Understanding the four pillars of BIM


With BIM Level 2 now mandatory on all government funded projects, the importance of understanding and implementing BIM has never been more important. In order to better understand the process, BIM can be broken down into four distinct topics that are known as pillars, as Richard Bishop, Project Lead for BIM at Wienerberger, explains.

Pillar 1 – The PAS

The first pillar we’re examining is a combination of the four PAS1192 documents, all of which provide distinct and concise guidance as to how BIM operates and covers the main topics and project lifecycle.


PAS1192:2 explains the key documents, processes, roles, plain language questions and how BIM works during the CAPEX phase and the delivery of the Project Information Model (PIM).


PAS1192:3 explains the move into operational lifecycle, whilst also moving the model into the Asset Information Model (AIM).


PAS1192:4 describes COBie (Construction Operation Building Information Exchange), which is a consistent way of sharing structural data.


PAS1192:5 is currently being written and is set to outline cyber security guidance and notes as BIM existing on a digital platform exposes stakeholders to a new threat: cyber crime.

Many people break each PAS out as a separate BIM pillar, but seeing as they are all relevant and exist together we have combined them to create one overarching pillar.

Pillar 2 – Government Soft Landings (GSL)

GSL is a process that explains the need for a smooth transition from the design and construction phase to the operational phase of a built asset. Combined with the concept of Post Occupancy Evaluation (POE) it seeks to compare the required performance outcomes with actual performance outcomes. The purpose of GSL and the three years of POE are to both optimise the operating performance within the operational budget as soon as possible and align the operating performance with the required performance outcomes set at the start of the design and construction period. In doing this, it allows for information to smoothly be passed to clients and facilities managers in an easy and structured way to ensure BIM can remain effective as an operational lifecycle tool.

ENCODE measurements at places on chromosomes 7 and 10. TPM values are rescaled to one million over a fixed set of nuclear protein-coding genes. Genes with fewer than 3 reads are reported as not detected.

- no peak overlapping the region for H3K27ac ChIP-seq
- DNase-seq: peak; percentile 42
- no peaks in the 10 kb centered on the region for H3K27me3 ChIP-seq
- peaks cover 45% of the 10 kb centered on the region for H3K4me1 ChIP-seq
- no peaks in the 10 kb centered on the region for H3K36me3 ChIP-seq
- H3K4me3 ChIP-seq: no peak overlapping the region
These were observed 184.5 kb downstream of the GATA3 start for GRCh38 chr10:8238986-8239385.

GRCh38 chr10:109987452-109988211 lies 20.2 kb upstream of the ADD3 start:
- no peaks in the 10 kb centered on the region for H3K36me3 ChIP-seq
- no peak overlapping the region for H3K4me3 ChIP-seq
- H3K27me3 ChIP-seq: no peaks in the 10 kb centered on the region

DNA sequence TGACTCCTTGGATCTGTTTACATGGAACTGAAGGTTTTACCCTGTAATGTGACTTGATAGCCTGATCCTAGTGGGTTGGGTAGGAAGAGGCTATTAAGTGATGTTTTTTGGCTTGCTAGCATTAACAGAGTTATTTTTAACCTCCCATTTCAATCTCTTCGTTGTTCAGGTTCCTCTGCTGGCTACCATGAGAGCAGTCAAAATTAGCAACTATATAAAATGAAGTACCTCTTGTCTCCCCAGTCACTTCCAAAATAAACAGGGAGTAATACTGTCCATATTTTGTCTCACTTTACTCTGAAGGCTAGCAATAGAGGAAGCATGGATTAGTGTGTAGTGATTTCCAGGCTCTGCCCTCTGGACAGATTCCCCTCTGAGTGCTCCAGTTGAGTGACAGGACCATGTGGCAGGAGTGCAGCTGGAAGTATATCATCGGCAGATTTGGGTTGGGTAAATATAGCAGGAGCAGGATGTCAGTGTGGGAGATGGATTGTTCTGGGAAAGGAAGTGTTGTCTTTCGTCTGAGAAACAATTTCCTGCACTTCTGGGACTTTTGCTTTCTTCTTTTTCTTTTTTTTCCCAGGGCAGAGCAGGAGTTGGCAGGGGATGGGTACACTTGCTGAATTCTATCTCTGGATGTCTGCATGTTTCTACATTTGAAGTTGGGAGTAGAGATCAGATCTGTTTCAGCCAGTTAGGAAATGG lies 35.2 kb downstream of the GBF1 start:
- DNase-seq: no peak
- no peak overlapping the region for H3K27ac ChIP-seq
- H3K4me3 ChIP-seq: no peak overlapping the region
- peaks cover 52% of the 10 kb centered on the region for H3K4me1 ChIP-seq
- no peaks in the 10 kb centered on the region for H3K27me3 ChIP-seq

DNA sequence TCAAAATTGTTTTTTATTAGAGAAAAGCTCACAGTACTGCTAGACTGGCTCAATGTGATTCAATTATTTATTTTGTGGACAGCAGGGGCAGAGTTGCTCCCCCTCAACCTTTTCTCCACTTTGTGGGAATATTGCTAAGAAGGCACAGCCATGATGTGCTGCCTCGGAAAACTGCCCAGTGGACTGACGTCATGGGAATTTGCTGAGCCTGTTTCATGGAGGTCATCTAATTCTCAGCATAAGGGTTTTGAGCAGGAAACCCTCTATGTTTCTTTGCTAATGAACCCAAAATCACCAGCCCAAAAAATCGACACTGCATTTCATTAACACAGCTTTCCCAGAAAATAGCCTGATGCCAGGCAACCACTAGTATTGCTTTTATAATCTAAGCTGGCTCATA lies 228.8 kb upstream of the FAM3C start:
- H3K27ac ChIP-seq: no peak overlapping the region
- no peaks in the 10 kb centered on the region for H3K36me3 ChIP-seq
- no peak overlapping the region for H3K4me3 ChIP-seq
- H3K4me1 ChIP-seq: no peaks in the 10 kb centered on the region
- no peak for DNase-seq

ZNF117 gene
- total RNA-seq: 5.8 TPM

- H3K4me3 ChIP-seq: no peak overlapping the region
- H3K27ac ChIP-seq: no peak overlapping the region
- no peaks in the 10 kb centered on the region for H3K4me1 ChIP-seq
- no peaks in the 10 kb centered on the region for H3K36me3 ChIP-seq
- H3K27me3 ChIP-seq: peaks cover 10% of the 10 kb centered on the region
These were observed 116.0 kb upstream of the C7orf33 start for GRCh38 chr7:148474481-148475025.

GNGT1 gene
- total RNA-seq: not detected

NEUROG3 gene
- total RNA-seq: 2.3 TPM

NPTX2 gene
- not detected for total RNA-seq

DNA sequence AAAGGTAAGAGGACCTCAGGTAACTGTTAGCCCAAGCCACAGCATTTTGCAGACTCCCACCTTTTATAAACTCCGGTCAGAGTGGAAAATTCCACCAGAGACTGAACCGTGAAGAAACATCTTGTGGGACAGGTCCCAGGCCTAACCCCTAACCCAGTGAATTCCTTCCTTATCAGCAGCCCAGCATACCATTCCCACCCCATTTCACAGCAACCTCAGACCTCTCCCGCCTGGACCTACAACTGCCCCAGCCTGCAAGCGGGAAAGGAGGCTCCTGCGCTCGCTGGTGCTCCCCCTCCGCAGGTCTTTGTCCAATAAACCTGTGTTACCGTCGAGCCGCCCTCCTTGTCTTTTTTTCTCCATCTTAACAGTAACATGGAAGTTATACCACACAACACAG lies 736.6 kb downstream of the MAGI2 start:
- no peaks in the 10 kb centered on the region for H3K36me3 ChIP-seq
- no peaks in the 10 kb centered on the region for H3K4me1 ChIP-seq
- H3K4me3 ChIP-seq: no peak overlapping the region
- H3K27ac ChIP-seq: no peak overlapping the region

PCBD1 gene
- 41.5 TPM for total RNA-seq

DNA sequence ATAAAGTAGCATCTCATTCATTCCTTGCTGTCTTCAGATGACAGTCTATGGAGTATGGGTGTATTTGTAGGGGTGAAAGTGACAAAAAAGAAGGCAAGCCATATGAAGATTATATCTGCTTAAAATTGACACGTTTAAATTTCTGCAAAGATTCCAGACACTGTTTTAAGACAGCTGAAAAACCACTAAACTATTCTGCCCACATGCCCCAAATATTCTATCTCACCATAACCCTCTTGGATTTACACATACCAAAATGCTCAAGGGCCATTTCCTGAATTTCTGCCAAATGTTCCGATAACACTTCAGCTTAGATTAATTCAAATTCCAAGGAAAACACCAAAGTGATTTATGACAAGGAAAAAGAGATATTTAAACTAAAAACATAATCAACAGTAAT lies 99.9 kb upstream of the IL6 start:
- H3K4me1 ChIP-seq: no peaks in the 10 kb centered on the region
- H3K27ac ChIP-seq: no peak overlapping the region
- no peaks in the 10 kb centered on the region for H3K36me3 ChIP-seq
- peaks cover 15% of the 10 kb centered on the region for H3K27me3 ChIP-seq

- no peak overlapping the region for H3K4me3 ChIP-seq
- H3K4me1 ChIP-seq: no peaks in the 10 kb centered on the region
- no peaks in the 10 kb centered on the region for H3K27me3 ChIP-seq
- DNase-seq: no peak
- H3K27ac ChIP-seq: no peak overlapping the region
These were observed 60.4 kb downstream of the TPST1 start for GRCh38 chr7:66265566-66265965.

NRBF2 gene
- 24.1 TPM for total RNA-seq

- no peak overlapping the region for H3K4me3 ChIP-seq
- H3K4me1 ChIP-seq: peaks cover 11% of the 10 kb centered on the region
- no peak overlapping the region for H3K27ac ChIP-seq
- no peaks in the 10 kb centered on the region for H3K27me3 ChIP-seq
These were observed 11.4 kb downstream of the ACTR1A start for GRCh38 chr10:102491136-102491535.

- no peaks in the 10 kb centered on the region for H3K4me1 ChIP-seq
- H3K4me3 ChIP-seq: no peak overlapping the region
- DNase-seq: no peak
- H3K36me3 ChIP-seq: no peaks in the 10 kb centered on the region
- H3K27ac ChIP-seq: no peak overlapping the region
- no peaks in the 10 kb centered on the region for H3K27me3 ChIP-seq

Pillar 3 – Digital Plan of Works (DPoW)

Put simply, with construction projects, as they transition into being digital, it is essential that the processes are clearly defined and understood. DPoW is the articulation of the project delivery stages and the level of detail/definition that needs to be delivered by each supplier/discipline to the employer at any point in time.

Pillar 4 – Classification

When you consider that a project requires the movement of thousands of individual components and materials into one graphical interface, all extracting out into datasheets and COBie drops, then a common naming convention is required so that all parties fully understand what the item is referring to. For example, let’s take a door – we all know what a door is, but does the model refer to the frame, does it include the handle and the mechanisms or the hinges? This naming convention clarifies exactly what you are seeing as each object has code that it exists by, no matter what profession you work in. In short, this provides clarity and removes confusion.

With more and more projects embracing it as a process for working, it’s crucial that the industry not only embraces BIM, but also fully gains an understanding as to what components are important to the process.

Richard Bishop

Category Marketing Manager

Wienerberger Limited

01427 871200



Twitter @wienerbergeruk

Please note: This is a commercial profile




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